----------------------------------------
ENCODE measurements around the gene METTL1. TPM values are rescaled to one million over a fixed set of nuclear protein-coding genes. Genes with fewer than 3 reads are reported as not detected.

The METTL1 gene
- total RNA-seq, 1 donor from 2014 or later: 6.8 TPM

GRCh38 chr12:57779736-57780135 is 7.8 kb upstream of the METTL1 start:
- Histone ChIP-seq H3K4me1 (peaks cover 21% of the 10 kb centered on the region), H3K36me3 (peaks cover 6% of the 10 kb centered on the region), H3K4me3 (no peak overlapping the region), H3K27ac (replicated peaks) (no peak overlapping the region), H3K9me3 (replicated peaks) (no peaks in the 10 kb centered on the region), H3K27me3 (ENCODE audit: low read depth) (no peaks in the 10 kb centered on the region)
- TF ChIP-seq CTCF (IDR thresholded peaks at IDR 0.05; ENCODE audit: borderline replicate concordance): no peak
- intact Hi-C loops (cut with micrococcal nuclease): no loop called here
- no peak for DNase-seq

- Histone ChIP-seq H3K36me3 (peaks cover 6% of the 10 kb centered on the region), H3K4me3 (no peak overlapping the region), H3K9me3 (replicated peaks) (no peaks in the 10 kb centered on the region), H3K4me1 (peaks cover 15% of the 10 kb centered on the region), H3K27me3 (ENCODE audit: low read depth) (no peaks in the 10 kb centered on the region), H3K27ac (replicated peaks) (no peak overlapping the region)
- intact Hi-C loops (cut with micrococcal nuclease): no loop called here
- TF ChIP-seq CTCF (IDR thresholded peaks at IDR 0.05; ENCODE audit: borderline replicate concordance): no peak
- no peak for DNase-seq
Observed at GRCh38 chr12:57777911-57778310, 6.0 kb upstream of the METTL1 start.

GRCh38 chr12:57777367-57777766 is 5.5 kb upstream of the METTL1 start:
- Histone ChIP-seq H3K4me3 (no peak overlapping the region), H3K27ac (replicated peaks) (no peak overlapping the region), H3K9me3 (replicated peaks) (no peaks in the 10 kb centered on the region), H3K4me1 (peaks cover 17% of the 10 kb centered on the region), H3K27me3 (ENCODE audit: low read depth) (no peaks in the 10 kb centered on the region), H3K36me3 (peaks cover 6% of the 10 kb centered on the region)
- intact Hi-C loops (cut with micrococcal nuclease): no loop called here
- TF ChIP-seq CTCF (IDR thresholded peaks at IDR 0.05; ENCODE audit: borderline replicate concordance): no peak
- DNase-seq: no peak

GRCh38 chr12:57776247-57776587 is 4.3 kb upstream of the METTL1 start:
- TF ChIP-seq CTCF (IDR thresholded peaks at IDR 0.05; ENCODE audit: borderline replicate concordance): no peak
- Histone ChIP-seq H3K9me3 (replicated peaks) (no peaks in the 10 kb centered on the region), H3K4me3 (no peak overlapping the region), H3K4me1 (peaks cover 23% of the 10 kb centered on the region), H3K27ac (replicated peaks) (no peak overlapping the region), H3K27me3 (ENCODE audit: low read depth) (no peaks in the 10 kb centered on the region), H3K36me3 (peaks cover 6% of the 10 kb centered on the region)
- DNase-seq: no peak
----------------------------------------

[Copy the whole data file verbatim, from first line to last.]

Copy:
ENCODE measurements around the gene METTL1. TPM values are rescaled to one million over a fixed set of nuclear protein-coding genes. Genes with fewer than 3 reads are reported as not detected.

The METTL1 gene
- total RNA-seq, 1 donor from 2014 or later: 6.8 TPM

GRCh38 chr12:57779736-57780135 is 7.8 kb upstream of the METTL1 start:
- Histone ChIP-seq H3K4me1 (peaks cover 21% of the 10 kb centered on the region), H3K36me3 (peaks cover 6% of the 10 kb centered on the region), H3K4me3 (no peak overlapping the region), H3K27ac (replicated peaks) (no peak overlapping the region), H3K9me3 (replicated peaks) (no peaks in the 10 kb centered on the region), H3K27me3 (ENCODE audit: low read depth) (no peaks in the 10 kb centered on the region)
- TF ChIP-seq CTCF (IDR thresholded peaks at IDR 0.05; ENCODE audit: borderline replicate concordance): no peak
- intact Hi-C loops (cut with micrococcal nuclease): no loop called here
- no peak for DNase-seq

- Histone ChIP-seq H3K36me3 (peaks cover 6% of the 10 kb centered on the region), H3K4me3 (no peak overlapping the region), H3K9me3 (replicated peaks) (no peaks in the 10 kb centered on the region), H3K4me1 (peaks cover 15% of the 10 kb centered on the region), H3K27me3 (ENCODE audit: low read depth) (no peaks in the 10 kb centered on the region), H3K27ac (replicated peaks) (no peak overlapping the region)
- intact Hi-C loops (cut with micrococcal nuclease): no loop called here
- TF ChIP-seq CTCF (IDR thresholded peaks at IDR 0.05; ENCODE audit: borderline replicate concordance): no peak
- no peak for DNase-seq
Observed at GRCh38 chr12:57777911-57778310, 6.0 kb upstream of the METTL1 start.

GRCh38 chr12:57777367-57777766 is 5.5 kb upstream of the METTL1 start:
- Histone ChIP-seq H3K4me3 (no peak overlapping the region), H3K27ac (replicated peaks) (no peak overlapping the region), H3K9me3 (replicated peaks) (no peaks in the 10 kb centered on the region), H3K4me1 (peaks cover 17% of the 10 kb centered on the region), H3K27me3 (ENCODE audit: low read depth) (no peaks in the 10 kb centered on the region), H3K36me3 (peaks cover 6% of the 10 kb centered on the region)
- intact Hi-C loops (cut with micrococcal nuclease): no loop called here
- TF ChIP-seq CTCF (IDR thresholded peaks at IDR 0.05; ENCODE audit: borderline replicate concordance): no peak
- DNase-seq: no peak

GRCh38 chr12:57776247-57776587 is 4.3 kb upstream of the METTL1 start:
- TF ChIP-seq CTCF (IDR thresholded peaks at IDR 0.05; ENCODE audit: borderline replicate concordance): no peak
- Histone ChIP-seq H3K9me3 (replicated peaks) (no peaks in the 10 kb centered on the region), H3K4me3 (no peak overlapping the region), H3K4me1 (peaks cover 23% of the 10 kb centered on the region), H3K27ac (replicated peaks) (no peak overlapping the region), H3K27me3 (ENCODE audit: low read depth) (no peaks in the 10 kb centered on the region), H3K36me3 (peaks cover 6% of the 10 kb centered on the region)
- DNase-seq: no peak